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The Surprising Role of College Degrees in Policing Practices
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Stephon Clark, Alton Sterling, Eric Garner, Philandro Castile, Walter Scott and Tamir Rice — these are just some of the names of black men (and in the case of Rice, black youth) who made national headlines after they were killed by police in instances of alleged excessive use of force.


In response to such deaths and the resulting protests that filled streets, college campuses and government grounds, in 2015, President Obama created the President’s Task Force on 21st Century Policing to better address police procedures and “promote effective crime reduction while building public trust.” Encouraging higher education among officers was one recommendation.

But does a college degree make a difference in how police interact with their communities?


That is the question researchers from Georgia State University and the University of Missouri-St. Louis attempted to answer.

For their study, criminal justice professors Richard Wright and Richard Rosenfeld, along with criminal justice Ph.D. candidate, Thaddeus L. Johnson, examined traffic stops made by St. Louis, Missouri officers. They chose traffic stops because it is the most common interaction citizens have with local law enforcement. The average person is not committing serious crimes, but he or she might possess a lead foot that triggers an officer's flashing red and blue lights. Of 63,000 traffic stops made by 842 St. Louis officers in 2013, just under 30 percent were by officers with a college degree.


As a whole, this group was more zealous in upholding the law when compared to their lesser educated brothers and sisters in blue. According to the data, they were 50 percent more likely to pull someone over for a moving violation other than speeding. They were also three times as likely to conduct consent searches and twice as likely to make arrests on discretionary grounds.


So why is that? The researchers hypothesized that “...having a college degree is a proxy for ambition.”


Because police departments reward officers for tickets and arrests, it is possible these officers saw strictly enforcing the law as a rung to climbing the career ladder. Indeed, the researchers point to a 2012 journal article in Criminal Justice and Behavior that found that officers holding a bachelor’s degree were nearly twice as likely to seek promotion in comparison to officers holding only a high school diploma.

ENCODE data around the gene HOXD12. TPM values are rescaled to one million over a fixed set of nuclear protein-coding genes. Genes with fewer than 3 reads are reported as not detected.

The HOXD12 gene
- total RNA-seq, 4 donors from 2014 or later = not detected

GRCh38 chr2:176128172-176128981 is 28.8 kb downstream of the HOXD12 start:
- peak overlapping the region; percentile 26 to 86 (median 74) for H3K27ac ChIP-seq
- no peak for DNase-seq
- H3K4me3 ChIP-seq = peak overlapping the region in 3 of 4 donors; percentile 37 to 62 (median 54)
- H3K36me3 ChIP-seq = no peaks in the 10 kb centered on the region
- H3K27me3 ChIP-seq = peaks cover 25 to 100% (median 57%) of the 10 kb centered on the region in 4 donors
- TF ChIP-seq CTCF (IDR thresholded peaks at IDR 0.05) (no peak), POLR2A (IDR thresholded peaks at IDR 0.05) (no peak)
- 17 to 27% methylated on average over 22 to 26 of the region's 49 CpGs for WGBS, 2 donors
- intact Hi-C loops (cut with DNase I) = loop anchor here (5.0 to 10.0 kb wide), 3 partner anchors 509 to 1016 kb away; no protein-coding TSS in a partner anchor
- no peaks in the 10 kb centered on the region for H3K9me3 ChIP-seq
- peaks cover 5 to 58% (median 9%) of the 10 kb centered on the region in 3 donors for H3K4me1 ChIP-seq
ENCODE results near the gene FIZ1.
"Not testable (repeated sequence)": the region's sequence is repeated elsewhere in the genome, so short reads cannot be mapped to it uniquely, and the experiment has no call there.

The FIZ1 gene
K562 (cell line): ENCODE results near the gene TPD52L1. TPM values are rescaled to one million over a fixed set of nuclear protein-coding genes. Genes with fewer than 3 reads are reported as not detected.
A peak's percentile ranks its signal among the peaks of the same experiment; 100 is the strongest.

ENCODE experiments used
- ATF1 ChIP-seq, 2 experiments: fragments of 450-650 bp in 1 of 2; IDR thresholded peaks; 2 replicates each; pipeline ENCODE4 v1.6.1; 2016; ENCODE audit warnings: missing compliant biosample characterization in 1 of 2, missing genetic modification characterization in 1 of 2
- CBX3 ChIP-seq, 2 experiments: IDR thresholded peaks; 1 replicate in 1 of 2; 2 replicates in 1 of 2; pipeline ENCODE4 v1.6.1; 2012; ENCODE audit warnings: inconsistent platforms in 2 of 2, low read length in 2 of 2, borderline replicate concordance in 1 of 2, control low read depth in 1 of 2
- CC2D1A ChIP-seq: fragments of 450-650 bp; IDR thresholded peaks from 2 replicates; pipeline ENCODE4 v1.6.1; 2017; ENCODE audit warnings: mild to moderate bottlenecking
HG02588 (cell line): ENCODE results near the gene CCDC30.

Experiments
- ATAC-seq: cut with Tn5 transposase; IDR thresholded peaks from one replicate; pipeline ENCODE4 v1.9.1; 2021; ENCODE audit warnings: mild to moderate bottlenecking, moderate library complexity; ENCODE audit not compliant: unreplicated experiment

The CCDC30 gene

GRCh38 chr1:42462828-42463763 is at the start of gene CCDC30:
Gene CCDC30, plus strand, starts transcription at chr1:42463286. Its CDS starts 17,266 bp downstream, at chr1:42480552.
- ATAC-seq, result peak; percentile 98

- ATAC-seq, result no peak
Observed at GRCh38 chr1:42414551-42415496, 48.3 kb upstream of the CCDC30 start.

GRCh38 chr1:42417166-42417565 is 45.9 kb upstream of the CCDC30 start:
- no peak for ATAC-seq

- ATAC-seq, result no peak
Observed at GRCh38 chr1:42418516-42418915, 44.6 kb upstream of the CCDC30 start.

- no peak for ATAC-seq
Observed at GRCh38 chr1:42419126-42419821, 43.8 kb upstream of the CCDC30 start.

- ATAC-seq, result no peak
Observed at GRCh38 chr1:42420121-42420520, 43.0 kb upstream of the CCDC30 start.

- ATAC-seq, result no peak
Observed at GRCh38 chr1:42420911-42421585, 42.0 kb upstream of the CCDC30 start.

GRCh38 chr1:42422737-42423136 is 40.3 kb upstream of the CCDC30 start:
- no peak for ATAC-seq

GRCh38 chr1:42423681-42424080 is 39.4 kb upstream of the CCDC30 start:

Thus, does a college degree actually worsen relations between police and citizens? It doesn't need to, suggest the researchers.


To improve policing, the researchers recommend law enforcement departments capitalize on ambition by using it “as a vehicle for implementing change.”


Police departments can take a more comprehensive approach to evaluating officers. In addition to rewarding citations and arrests, departments could reward officers for community engagement, such as involvement with community meetings and service projects. Wright, Rosenfeld and Johnson believe ambitious, college-educated officers are the ideal candidates to achieve within these broader, more positive and people-focused parameters.

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Valued Contributor

This is an interesting study and it suggests some very interesting conclusions. I don't know that one isolated area of law enforcement is a good predictor - but it certainly contributes. It's interesting to suggest that police officers with a formal education, beyond high school, are motivated by personal or professional gain (reward, recognition, etc). That seems to suggest that officers without formal education, beyond high school, are not. 


Another area that was not shared in this review was the degree type. A bachelors degree in social work, conflict resolution, divinity, or philosophy offers a different focus than a degree in accounting, engineering, criminal justice, computer science or math. The one common denominator, I hope crosses degrees, is the presence of critical thinking and analysis.


Other factors that should be considered include:
Prior Police or Military Service
Demographics: Age, Race and Gender or the Officer and the driver

Longevity of service with the department

Academy graduation standards

Evidence or Absence of Community Engagement 

Fitness and wellness and a whole lot more.


I think this study makes a good start, but it seems that the authors selected one aspect of the job - traffic stops, and one factor of police officers - formal education, and drawing conclusions without considering other factors that are every bit as important. 


Having said all that, it is well known that in most jurisdictions traffic stops, citations, and escalation of police contact are at the discretion of the officer, and some police officers see citations and escalation of police contact as a means of changing the behavior of the public. To be sure, how many people look down at their speed when they are passing a police car on the side of the road? Change of behavior.


The full study may have more information than was presented here, so I'm not condemning the report...just withholding judgement.
Eugene Matthews